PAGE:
Saturday, May 24, 2008

Foreclosure by the Numbers

It isn't readily available in the near-coastal areas of Gulf Breeze and Pensacola Beach but the Santa Rosa Press-Gazette, published in the north-county town of Milton, can be found on-line. Something good has happened to this small town newspaper in the past couple of years.

With limited resources, The Press-Gazette has been doing a bang-up job covering local and even national news from a local community perspective. The latest example: Jeni Senter's dispatch on the impact felt by local renters caught up in the snowballing housing crisis. (Be generous and forgive the awkwardly worded headline, which might have been intended to read "Renters Feel the Squeeze of Foreclosure Pinch.")

The lede smartly encapsulates the story: "Renters across Florida are being evicted because their landlords aren’t paying the mortgage." The essence is, a lot of apartment dwellers and house tenants are being evicted even though they pay the rent on time. The reason is their landlords are defaulting on their own mortgages.
Many unscrupulous landlords will continue to collect their tenant’s rent payments, even though they know eviction is inevitable and just a few weeks to months away.

"For those tenants, the shock of being forcibly evicted combined with the apparent loss of their security deposit and last month’s rent money, causes anger, embarrassment and rudely disrupts their lives," says [lawyer Karl] Klein.

Senter also does foreclosure by the numbers. And those numbers are shocking:
In Santa Rosa County alone there are currently over 35 apartments in foreclosure. This does not include the single residence homes being foreclosed. Although many of these single family homes are lived in by the owners, others are rented to tenants.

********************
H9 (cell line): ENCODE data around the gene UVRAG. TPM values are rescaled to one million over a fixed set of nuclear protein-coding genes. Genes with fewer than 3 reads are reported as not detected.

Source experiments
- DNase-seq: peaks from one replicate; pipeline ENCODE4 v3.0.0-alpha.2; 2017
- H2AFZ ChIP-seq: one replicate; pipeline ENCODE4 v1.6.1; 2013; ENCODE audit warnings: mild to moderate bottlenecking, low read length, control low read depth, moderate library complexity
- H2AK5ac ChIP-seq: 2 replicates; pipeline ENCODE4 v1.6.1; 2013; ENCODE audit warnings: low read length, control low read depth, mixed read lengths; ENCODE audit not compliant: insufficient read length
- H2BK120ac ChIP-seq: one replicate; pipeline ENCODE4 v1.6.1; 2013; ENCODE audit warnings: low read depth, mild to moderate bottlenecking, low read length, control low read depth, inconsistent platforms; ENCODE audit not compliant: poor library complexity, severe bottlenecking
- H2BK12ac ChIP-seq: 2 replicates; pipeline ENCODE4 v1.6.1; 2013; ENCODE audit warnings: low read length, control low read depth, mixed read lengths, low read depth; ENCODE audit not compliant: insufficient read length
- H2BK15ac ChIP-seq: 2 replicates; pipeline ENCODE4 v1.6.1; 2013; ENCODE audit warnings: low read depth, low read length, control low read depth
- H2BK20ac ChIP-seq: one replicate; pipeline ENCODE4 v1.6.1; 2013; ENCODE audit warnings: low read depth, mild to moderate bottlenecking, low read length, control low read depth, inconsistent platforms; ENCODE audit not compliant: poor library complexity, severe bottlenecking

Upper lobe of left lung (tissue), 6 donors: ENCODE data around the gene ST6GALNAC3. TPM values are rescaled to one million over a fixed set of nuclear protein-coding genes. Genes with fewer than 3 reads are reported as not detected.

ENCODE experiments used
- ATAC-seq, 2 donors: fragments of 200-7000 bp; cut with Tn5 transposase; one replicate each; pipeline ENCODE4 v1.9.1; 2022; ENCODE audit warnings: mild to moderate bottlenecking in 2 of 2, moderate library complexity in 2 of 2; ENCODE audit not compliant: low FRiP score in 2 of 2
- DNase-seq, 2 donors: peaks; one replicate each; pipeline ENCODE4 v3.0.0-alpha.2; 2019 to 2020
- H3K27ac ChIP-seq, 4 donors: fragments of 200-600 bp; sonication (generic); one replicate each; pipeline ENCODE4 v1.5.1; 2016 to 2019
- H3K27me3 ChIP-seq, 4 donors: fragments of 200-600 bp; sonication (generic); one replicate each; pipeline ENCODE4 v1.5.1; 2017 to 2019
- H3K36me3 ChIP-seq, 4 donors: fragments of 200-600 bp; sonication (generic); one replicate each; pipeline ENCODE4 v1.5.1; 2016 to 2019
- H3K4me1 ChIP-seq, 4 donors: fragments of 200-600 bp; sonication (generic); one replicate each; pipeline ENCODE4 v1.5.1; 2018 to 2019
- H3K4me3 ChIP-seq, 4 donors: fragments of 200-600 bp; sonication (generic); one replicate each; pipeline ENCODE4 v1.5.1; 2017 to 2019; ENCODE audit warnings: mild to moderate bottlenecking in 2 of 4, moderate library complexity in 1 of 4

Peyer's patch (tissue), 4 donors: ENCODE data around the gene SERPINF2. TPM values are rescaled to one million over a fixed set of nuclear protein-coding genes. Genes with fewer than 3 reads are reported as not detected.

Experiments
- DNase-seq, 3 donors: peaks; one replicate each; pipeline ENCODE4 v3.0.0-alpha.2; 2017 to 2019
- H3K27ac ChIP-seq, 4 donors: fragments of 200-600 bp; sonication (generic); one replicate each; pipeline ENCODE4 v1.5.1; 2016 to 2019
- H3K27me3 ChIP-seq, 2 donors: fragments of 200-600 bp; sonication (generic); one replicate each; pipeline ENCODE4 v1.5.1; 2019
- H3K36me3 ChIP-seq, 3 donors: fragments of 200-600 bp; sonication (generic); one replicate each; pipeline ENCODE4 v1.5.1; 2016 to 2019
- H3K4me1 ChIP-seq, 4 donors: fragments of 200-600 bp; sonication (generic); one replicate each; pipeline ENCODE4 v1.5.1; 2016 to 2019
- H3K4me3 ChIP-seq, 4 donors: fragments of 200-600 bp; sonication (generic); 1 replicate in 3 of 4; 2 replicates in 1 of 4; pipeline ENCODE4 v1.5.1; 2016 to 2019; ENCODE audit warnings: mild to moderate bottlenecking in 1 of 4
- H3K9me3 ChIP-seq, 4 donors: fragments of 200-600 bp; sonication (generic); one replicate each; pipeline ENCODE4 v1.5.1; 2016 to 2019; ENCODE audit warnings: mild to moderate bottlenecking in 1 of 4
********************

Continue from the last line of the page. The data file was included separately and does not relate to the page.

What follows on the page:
The foreclosures of all these homes and apartments are resulting in a new class of homeless families. And now more than ever, these homeless families don’t have the funds required to put down deposits and other associated costs with moving into a new home.
* * *
According to Family Promise of Santa Rosa County, in 2005, 39% of renters in Santa Rosa County were unable to afford a two-bedroom unit at fair market rent. Families in the county had to work 72 hours per week at minimum wage to afford a two-bedroom rental unit.

And, there is this: A local homeless advocacy group, Family Promise of Santa Rosa County "estimates the daily homeless count in Santa Rosa County is 7,363 people."

That is huge for a county of Santa Rosa's size; nearly twice the total part-time and year-round residential population of Pensacola Beach; or, for another comparison, somewhere around 65% of the total population of Gulf Breeze.

Reporter Senter also discovered that foreclosure lawsuits in Santa Rosa during the first five months of this year are being filed at a pace double that of last year and more than three times that of the year before:
According to the Santa Rosa County Clerk of Court, in 2005 there were 201 foreclosures in the county. In 2006, this number dropped to 196 foreclosures. However, this trend took a sharp climb because in 2007, the Clerk’s office reports 370 foreclosures in Santa Rosa County. The economic situation throughout the country appears to be in crisis and Santa Rosa County is following closely. As of Wednesday, The Clerk of Court has over 301 foreclosures listed for the county, not even six months into the year 2008.
As we mentioned a while ago, ["The Clerk's Tale"] foreclosure filings in neighboring Escambia County reportedly have increased by similar percentages. The raw numbers of renter evictions and homelessness in the Pensacola area must be tripling here, too.

It's common wisdom that, nationwide, things are only going to get worse. Experts, as Bloomberg News reports, foresee no improvement until 2010 at the earliest.

We've spoken with local real estate brokers who've been quoted publicly as saying the local housing market is improving. But privately, they tell us a recovery in the Pensacola area is likely to lag two or three years behind any national upswing.

Maybe so, maybe not. One useful indicator could be had if newspapers tracked the number of foreclosure filings by the week or month. Put 'em next to the weather forecast.

Unless, of course, the press for some reason wants to shield the public from news that actually affects their lives.

1 comment:

Jeni Senter said...

You are correct, the headline was a misprint. It didn't go to press this way, but the online versions did have the error. Thank you for reading Santa Rosa's Press Gazette. I am proud to be a part of Santa Rosa County's only local newspaper for over one hundred years. I want to continue to put a personal and local slant on national issues.

Jeni Senter